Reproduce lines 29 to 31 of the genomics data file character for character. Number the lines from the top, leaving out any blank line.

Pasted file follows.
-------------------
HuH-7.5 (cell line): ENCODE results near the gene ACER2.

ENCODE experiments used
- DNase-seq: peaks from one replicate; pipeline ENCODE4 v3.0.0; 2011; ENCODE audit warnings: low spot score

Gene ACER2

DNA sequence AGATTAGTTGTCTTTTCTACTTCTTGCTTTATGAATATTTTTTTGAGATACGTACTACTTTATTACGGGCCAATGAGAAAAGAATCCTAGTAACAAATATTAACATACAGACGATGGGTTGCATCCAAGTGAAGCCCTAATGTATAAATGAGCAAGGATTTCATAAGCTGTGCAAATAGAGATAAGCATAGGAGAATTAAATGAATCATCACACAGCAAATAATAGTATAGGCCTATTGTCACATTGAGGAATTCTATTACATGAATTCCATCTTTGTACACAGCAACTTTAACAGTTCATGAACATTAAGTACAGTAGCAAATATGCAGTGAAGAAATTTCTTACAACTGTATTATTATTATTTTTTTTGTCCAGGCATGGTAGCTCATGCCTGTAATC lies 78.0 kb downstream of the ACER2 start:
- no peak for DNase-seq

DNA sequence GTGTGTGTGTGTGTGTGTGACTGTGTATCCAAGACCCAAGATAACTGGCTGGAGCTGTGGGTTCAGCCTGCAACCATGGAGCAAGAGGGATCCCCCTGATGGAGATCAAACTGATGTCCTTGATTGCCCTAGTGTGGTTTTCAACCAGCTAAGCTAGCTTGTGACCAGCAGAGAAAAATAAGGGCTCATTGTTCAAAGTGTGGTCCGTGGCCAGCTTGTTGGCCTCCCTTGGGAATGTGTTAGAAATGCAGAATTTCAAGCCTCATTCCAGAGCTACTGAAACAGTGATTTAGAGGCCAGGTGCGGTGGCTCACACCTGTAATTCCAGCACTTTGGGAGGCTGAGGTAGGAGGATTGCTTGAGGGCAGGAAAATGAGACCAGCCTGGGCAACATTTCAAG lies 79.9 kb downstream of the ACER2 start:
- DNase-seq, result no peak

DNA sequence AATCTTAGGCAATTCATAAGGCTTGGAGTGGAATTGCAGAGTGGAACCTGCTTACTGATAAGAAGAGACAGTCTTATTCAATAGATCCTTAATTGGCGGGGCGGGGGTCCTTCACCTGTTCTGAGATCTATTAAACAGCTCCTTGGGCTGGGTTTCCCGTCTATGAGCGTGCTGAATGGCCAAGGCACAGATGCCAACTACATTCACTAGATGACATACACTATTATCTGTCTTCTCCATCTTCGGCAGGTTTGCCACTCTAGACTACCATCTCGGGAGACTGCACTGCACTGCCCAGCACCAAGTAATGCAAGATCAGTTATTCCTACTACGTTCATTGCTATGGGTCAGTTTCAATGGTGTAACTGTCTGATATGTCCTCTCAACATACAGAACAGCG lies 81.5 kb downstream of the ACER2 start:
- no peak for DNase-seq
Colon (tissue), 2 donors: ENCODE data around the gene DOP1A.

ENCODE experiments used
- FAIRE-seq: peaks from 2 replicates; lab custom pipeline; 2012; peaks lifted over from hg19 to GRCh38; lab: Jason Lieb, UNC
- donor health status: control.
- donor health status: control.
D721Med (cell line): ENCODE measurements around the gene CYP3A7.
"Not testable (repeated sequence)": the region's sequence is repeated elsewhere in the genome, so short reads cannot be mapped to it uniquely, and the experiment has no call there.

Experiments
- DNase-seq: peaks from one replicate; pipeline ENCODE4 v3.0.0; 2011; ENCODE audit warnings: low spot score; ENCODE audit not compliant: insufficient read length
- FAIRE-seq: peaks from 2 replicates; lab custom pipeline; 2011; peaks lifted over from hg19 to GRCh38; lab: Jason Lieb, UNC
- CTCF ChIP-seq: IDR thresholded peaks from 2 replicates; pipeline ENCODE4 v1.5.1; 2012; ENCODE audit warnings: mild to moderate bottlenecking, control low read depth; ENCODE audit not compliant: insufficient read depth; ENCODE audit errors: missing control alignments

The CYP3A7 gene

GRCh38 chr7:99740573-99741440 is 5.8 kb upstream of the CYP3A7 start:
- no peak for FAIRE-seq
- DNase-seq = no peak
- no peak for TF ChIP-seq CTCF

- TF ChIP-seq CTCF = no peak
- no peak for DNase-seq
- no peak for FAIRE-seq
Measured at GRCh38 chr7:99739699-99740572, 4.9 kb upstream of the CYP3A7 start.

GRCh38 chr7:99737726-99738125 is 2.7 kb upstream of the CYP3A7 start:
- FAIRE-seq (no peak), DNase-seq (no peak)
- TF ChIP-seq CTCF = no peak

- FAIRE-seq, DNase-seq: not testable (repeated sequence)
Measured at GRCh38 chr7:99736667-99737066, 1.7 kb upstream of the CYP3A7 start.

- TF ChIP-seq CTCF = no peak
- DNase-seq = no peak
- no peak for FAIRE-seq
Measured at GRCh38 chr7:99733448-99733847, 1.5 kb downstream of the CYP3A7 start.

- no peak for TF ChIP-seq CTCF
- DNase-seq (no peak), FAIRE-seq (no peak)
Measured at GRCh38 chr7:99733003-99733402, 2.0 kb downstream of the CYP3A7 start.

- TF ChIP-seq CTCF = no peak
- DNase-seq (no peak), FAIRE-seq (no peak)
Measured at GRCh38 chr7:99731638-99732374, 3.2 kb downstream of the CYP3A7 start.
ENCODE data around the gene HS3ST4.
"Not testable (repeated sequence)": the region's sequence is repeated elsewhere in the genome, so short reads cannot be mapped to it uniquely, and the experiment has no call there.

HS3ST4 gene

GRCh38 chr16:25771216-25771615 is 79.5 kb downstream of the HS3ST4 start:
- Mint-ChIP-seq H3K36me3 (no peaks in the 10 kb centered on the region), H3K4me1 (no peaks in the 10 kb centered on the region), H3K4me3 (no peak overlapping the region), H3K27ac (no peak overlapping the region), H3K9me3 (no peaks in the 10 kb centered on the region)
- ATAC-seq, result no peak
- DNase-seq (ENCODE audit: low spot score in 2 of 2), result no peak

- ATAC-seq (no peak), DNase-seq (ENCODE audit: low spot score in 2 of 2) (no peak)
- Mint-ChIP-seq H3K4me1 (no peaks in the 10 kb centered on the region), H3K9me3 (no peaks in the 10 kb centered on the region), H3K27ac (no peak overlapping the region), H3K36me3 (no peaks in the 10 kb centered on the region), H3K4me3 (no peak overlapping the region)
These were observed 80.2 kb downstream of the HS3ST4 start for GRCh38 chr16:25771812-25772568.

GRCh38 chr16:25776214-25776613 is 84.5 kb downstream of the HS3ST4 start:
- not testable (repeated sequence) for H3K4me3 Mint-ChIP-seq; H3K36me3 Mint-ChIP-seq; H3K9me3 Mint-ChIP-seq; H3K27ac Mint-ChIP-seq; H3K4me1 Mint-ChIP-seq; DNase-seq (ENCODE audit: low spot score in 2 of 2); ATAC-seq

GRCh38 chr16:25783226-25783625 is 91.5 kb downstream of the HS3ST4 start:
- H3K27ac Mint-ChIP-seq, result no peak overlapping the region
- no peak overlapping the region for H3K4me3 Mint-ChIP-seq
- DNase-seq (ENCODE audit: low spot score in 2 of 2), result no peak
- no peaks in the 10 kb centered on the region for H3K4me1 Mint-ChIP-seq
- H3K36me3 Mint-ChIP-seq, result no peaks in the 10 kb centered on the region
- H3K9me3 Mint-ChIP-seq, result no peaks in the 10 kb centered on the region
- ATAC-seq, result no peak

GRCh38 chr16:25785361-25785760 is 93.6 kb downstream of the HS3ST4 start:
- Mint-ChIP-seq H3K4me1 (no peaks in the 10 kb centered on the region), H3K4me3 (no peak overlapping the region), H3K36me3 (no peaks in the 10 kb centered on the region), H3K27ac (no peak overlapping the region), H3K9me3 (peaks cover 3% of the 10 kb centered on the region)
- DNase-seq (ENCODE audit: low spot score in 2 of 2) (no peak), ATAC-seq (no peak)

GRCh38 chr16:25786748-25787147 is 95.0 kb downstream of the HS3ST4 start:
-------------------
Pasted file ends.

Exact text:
- no peak for FAIRE-seq
Measured at GRCh38 chr7:99739699-99740572, 4.9 kb upstream of the CYP3A7 start.

GRCh38 chr7:99737726-99738125 is 2.7 kb upstream of the CYP3A7 start: